The only thing disappointing about this novel is it's the length of the book. It ends to abruptly with a lousy conclusion of to be continued. Of course since it's a series it has to leave a cliffhanger. But since it's a hard to put down book, it shouldn't end that quickly. The author should have developed the book more to prevent the abruptness of its ending.
Overall this book was excellent. A horror thriller that you just can't put down. Its superb descriptions and first-rate storyline make this book the greatest horror book you'll ever read. I give it four stars for all the great qualities in this book but the lousy conclusion almost ruins the whole novel. I definitely recommend reading this book and all the other books in its series to get the complete and full excellency of the storyline.
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on March 20, 2002
There was once a child named Darren Shan who loved spiders. One day at school, one of his friends had a flyer that mentioned that there was to be a freak show not far from town in an old deserted theater. There were three people so they had to play it fair, because only two could go to the freak show. Darren and his other friend won the ticket and sneaked out at night to see the freak show. There were many bizzare creatures and people. But there was especially one person who Darren and his friend were amazed at. Darren however was interested at the spider that was large and extremely venemous. His friend was interested at the person that was controlling the spider. The man was called Mr. Crepsley. Darren then one night crept out and went back to the theater and stole the spider which was in a cage. He raised it and cared for it. Then he told his friend. The spider bit his friend at the neck. He was paralyzed for many days. It got worse and worse. So Darren got the spider and returned it to Mr Crepsley, the vampire. The vampire had a deal that Darren had to be a vampire assistant to rescue his friend, because Mr. Crepsley had a small potion that would cure the paralyzation. The cure was successful, and Darren was permanently a half-vampire. His adventures continues on the second book. The Vampire's Assistant.
Why I liked this book is because of the cliff-hangers at the end of each chapter. It makes make-believe characters come alive and makes them seem realistic. Once you pick the book up, you can never set it aside until your finished. Darren Shan goes from an ordinary kid, to becoming a half-vampire.The story also runs very smoothly. That is why I like this book.
My favorite part of the story is when Darren Shan and Mr. Crepsley connect their fingertips toghether. Mr. Crepsley, a full vampire, gave some of his blood to Darren. Darren then becomes a half-vampire. Which means that he has half the powers a vampire has. He also has the urges to drink blood, it keeps him strong and helps him survive. Darren becomes stronger and quicker than any child or human. That is my favorite section of the story.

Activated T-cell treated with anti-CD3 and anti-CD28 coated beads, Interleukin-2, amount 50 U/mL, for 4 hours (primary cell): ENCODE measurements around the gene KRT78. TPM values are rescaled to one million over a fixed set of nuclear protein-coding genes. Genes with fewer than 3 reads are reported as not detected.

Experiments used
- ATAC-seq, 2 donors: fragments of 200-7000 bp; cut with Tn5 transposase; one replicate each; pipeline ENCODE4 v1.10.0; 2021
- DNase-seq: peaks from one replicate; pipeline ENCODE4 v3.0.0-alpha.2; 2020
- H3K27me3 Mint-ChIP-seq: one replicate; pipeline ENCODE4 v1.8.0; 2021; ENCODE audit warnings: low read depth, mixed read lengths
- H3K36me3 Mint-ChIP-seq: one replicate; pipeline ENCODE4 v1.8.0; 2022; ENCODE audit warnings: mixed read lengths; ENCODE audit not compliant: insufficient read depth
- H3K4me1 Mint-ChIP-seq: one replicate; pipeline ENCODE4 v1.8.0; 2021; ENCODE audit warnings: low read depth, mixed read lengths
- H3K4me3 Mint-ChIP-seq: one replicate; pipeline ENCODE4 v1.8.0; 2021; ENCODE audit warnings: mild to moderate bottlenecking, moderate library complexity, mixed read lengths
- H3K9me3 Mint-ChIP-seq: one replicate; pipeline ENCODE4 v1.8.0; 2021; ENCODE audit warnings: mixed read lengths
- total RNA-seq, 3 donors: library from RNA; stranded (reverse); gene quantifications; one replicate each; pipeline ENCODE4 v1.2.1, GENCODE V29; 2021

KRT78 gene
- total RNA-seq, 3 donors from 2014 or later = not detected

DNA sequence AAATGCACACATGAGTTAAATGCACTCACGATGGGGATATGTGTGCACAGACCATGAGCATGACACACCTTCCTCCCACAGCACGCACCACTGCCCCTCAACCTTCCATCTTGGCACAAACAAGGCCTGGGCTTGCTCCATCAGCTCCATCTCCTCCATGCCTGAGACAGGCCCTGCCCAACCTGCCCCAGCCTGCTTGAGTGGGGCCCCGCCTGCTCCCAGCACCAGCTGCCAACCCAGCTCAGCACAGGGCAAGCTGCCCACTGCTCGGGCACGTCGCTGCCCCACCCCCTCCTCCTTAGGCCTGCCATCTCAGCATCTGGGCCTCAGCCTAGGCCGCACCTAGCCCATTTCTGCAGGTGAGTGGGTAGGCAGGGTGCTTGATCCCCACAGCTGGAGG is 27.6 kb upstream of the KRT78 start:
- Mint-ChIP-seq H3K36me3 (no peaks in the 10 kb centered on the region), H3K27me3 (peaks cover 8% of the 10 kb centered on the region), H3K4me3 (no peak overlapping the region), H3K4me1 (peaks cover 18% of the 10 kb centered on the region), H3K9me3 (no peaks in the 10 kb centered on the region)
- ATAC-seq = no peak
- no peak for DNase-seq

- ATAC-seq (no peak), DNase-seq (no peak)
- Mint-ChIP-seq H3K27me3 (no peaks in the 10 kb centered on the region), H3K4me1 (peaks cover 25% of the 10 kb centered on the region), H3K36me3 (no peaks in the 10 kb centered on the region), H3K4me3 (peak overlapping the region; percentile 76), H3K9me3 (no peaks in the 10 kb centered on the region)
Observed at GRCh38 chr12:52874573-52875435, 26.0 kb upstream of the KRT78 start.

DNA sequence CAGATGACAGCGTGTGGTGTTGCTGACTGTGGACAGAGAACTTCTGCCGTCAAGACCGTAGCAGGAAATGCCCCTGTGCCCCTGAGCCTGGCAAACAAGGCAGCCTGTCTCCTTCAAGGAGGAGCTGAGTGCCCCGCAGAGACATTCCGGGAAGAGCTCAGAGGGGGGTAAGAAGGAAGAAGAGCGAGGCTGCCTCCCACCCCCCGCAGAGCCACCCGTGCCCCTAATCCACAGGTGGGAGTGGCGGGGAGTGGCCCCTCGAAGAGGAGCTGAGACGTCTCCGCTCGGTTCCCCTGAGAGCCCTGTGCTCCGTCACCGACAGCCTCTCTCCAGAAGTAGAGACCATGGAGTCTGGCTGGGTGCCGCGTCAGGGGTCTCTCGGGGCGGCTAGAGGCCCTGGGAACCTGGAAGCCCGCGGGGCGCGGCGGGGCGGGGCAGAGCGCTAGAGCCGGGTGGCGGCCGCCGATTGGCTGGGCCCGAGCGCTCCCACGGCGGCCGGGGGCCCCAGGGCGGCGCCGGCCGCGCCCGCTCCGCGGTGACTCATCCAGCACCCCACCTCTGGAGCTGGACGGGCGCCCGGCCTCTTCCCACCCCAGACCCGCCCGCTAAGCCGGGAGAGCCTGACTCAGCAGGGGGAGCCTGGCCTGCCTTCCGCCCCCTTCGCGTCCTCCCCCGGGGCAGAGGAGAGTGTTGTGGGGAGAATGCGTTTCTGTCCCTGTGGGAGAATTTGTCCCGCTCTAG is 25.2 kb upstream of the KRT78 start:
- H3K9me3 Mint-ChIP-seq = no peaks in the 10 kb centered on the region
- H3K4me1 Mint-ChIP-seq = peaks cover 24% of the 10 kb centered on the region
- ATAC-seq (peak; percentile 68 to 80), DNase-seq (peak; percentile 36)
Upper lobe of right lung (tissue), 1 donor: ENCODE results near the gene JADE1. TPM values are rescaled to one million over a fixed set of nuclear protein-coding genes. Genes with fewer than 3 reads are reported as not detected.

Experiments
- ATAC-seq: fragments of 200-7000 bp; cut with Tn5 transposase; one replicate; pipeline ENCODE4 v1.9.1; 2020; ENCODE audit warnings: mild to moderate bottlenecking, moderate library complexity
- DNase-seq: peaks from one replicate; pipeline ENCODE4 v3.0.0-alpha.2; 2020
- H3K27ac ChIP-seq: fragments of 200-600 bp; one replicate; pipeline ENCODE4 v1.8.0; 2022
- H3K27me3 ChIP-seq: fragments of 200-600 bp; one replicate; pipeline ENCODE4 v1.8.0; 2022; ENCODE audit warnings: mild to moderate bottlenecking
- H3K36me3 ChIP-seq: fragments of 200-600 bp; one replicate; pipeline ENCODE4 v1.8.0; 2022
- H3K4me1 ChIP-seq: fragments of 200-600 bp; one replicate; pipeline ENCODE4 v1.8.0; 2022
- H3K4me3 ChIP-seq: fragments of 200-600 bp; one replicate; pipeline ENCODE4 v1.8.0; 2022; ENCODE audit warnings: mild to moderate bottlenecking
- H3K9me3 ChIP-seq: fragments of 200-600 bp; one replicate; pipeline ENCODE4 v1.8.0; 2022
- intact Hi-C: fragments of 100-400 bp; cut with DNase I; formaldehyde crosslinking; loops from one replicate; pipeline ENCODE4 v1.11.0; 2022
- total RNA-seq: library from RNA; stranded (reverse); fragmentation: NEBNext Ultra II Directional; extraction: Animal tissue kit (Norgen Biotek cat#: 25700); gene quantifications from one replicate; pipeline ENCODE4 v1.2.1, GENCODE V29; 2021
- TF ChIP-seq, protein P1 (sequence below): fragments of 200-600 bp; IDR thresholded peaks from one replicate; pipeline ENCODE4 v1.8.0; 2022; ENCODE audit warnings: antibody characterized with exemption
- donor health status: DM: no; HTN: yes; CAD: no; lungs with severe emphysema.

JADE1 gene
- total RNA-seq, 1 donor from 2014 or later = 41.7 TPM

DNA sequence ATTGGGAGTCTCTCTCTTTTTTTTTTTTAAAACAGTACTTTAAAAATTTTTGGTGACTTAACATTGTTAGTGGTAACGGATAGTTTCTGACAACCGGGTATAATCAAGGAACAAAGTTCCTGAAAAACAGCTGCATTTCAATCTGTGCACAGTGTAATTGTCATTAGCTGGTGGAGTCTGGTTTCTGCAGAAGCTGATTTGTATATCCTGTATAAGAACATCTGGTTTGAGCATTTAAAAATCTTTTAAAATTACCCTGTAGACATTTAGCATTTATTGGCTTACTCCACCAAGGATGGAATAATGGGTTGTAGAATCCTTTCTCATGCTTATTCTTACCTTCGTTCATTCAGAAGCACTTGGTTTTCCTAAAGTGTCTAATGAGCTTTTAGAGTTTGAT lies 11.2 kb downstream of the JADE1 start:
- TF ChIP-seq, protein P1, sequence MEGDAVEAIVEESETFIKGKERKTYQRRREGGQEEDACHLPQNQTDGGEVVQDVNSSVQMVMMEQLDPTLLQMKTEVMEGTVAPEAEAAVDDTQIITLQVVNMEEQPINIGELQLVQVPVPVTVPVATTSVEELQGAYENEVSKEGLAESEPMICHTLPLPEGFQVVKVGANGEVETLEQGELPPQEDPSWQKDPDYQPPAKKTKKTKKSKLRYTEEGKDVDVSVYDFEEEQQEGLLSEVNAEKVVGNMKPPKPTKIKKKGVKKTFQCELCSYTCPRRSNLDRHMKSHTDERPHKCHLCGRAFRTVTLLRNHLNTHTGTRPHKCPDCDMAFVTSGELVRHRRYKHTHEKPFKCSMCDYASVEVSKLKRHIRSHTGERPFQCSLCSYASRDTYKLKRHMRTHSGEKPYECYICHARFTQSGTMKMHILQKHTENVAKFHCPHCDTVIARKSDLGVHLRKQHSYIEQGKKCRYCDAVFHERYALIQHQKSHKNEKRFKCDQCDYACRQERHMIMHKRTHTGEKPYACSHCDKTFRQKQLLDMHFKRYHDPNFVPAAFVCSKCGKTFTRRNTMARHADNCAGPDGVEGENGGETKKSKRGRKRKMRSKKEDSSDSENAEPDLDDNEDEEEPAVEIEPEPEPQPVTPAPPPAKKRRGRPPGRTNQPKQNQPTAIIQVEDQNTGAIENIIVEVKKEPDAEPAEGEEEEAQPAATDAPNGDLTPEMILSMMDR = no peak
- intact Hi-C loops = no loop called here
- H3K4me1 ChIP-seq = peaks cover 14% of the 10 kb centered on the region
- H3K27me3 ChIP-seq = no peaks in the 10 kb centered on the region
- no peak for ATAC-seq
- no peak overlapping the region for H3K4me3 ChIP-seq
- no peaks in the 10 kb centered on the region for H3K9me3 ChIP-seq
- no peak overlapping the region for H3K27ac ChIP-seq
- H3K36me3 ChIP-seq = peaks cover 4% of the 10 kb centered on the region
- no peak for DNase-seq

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on December 17, 2001
I believe quite a few people will miss the experience of reading "Cirque de Freak - A Living Nightmare" because of the book's classification as a juvenile book (non-parents). This is truely a book for all ages.
My 8 year old daughter almost missed the opportunity to read this book because of it's size. Her school had not challenged the children to read a novel but had introduced them to chapter books. As a result the children were content to read a chapter and then set the book aside for a additional chapter for the 'morrow.
Because we are now the video generation, time is the essence
for the younger generation unless a story is so intriguing that a reader cannot put the book down. A child will be captivated by the unique twist on the occult and will continue their reading, this is a book that needs to be pried from their fingers. And it will excite them enough to want to share it with all their friends.
We began reading this book together with me reading aloud the first chapter and were going to alternate readers. However by the end of the first chapter my eight year old seized the book and continued reading it aloud. Since "Cirque du Freak" changes the portrayal of the sterotypical vampire it made perfect bedtime reading. The only other time I can recall this being done for chidren was in the "Bunnicular" series for younger children.
When our our hero, Daren sacrifices his own humanity for a friend's life, the reader without even being aware is shown a subtle example of character. One even sympathizes with how torn Daren is with parting with his family and causing them grief.
We ended by completing this book in a mere 3 days and were only frustrated at the end to find that it was the first in a series. To ease this frustration we immediately went out and purchased Book Two "The Vampire's Assistant". With only Christmas to distract, we eagerly await the next installment due out in March.
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on June 30, 2001
Darren Shan lead a perfectly normal life until the day he came across the "Cirque du Freak" flier that changed his world forever. "Cirque du Freak", or Circus of Freaks is basically what it sounds like, a freak show with acts such as the wolf-man, the snake-boy and Mr Crepsley and his spider. Determined to view the show, Darren and his friend Steve acquire two tickets and set off to the creepy old theatre in the dead of night. Here they are warned that every act is real and none are harmless. Initially sceptical, Darren and Steve are soon convinced when the wolf-man attacks a member of the audience.
But the act that changes both their lives for good is that of Mr Crepsley and his spider, Madame Octa. Fascinated by spiders, Darren is soon captivated by the unusual arachnid, but for Steve it is Crepsley who holds his attention. Recognising his as a famous vampire, Steve waits behind after the show and demands to join him as an assistant. This decision will have terrible consequences for both boys, but ultimately more so for Darren, whose plan to steal Madame Octa goes terribly wrong....